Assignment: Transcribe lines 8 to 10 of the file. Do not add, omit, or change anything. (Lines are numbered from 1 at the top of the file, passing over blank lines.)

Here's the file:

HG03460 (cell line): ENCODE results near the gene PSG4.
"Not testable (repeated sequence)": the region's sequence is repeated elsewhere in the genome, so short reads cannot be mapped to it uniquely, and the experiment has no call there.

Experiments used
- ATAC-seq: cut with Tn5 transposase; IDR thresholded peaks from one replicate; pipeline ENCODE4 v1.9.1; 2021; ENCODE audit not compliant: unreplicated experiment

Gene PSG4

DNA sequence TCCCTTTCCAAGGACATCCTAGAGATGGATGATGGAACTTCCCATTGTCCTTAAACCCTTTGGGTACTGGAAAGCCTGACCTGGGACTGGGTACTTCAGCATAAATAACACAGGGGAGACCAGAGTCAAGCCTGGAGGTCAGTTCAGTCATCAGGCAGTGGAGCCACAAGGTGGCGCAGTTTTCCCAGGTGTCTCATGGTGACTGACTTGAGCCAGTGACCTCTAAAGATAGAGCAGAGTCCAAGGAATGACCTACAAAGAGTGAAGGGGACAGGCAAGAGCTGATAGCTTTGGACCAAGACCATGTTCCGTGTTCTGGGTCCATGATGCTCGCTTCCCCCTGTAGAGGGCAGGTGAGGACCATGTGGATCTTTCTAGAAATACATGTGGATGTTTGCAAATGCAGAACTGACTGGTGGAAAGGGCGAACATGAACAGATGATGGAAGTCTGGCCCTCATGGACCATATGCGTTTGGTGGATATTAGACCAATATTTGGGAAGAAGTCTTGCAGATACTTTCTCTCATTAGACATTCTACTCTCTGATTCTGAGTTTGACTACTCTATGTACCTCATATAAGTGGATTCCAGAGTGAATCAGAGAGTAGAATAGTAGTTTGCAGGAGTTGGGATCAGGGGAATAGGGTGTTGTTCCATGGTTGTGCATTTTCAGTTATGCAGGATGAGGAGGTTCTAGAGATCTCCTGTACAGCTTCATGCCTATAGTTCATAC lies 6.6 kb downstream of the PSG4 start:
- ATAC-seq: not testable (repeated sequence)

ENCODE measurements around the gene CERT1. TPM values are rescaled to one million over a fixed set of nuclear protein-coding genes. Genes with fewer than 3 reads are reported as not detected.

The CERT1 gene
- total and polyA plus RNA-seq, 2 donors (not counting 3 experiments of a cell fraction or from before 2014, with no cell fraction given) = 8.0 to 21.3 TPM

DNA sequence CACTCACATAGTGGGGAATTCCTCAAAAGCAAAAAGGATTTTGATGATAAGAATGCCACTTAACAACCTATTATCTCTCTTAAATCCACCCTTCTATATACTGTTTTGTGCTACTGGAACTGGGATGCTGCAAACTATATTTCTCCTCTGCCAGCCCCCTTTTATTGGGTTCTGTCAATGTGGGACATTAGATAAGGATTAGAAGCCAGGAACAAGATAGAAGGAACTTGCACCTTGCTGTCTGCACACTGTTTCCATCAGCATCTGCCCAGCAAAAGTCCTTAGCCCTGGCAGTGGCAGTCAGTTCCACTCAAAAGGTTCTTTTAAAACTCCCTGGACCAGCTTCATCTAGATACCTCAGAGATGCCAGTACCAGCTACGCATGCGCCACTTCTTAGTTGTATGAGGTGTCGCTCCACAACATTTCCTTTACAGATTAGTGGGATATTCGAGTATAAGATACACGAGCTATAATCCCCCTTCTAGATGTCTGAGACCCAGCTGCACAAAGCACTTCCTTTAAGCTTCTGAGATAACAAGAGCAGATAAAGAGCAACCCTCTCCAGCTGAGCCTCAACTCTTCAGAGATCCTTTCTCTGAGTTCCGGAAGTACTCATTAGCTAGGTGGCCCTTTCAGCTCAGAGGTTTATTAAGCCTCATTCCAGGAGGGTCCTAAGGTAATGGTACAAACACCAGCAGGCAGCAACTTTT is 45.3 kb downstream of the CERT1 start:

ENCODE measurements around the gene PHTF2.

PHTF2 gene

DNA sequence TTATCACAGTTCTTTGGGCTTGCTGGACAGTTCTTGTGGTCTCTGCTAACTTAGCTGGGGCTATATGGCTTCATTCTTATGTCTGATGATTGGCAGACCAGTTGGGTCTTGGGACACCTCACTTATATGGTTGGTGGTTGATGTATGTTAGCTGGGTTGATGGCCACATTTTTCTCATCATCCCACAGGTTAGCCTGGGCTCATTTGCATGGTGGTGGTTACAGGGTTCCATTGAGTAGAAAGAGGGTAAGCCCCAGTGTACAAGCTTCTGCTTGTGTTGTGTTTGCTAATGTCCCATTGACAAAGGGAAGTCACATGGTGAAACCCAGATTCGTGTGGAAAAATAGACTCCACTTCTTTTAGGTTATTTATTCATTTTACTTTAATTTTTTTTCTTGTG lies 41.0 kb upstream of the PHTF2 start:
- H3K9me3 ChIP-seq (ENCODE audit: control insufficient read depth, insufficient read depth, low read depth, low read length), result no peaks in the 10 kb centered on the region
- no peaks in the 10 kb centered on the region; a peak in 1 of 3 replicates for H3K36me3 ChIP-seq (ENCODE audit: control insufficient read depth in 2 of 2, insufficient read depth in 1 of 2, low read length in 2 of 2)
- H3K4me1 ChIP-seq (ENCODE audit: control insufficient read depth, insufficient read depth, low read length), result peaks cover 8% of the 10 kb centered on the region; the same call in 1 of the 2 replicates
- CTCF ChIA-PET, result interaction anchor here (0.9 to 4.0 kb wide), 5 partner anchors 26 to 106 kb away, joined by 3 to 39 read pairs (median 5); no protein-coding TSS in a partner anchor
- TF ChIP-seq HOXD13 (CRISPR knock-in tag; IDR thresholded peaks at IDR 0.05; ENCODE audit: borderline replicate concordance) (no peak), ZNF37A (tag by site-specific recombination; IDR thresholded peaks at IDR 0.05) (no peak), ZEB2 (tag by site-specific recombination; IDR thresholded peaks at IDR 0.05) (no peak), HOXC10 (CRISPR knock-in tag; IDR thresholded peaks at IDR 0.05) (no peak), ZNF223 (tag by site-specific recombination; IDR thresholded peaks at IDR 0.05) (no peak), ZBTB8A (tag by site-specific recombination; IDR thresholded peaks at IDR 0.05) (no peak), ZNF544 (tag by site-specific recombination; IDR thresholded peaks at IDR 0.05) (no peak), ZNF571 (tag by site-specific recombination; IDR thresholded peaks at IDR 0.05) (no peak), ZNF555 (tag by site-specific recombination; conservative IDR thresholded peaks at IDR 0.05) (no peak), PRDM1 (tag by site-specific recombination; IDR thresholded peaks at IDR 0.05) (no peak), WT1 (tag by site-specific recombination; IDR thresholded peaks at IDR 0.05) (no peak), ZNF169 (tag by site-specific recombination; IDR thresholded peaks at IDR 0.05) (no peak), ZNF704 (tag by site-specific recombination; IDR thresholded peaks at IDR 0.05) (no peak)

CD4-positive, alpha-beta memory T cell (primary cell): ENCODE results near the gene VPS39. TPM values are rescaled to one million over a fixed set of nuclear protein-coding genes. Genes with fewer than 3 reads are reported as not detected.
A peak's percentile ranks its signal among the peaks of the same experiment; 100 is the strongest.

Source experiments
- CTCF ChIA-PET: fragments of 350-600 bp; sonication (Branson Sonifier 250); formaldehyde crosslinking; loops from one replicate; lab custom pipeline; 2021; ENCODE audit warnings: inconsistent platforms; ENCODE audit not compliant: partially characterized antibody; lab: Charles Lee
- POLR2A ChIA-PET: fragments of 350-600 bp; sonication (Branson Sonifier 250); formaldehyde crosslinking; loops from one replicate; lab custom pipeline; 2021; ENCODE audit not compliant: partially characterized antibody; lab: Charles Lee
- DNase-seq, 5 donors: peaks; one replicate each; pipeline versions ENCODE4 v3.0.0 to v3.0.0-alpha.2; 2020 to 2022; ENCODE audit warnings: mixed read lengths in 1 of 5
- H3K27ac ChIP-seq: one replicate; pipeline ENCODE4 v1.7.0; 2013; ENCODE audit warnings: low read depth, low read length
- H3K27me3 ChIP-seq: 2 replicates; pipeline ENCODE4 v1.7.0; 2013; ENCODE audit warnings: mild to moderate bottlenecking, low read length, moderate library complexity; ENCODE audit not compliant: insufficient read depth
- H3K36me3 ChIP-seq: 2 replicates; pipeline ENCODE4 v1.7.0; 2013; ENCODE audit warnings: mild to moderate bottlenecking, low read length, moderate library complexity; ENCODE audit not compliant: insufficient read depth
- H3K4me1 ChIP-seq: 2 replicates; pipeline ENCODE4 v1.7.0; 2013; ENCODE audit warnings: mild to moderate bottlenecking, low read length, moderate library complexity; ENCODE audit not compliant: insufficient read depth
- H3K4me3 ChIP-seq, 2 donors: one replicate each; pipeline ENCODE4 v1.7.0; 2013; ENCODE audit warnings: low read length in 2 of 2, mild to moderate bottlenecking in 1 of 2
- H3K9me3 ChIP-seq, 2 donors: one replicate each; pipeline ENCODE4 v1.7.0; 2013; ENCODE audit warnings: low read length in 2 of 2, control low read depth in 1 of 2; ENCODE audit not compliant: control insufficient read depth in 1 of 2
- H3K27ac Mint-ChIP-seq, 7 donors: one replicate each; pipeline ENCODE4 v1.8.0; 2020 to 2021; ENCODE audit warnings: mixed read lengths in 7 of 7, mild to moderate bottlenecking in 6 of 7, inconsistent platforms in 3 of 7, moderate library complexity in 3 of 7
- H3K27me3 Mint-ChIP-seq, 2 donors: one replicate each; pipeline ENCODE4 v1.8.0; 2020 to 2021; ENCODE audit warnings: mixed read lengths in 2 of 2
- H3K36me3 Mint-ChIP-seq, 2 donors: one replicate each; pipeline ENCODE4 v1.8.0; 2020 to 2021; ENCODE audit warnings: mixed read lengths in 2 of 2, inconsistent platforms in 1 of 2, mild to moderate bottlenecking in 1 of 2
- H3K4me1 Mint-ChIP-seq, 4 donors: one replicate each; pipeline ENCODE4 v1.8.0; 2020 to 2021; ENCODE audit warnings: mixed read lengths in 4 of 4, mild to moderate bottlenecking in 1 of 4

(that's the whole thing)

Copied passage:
ENCODE measurements around the gene CERT1. TPM values are rescaled to one million over a fixed set of nuclear protein-coding genes. Genes with fewer than 3 reads are reported as not detected.

The CERT1 gene
- total and polyA plus RNA-seq, 2 donors (not counting 3 experiments of a cell fraction or from before 2014, with no cell fraction given) = 8.0 to 21.3 TPM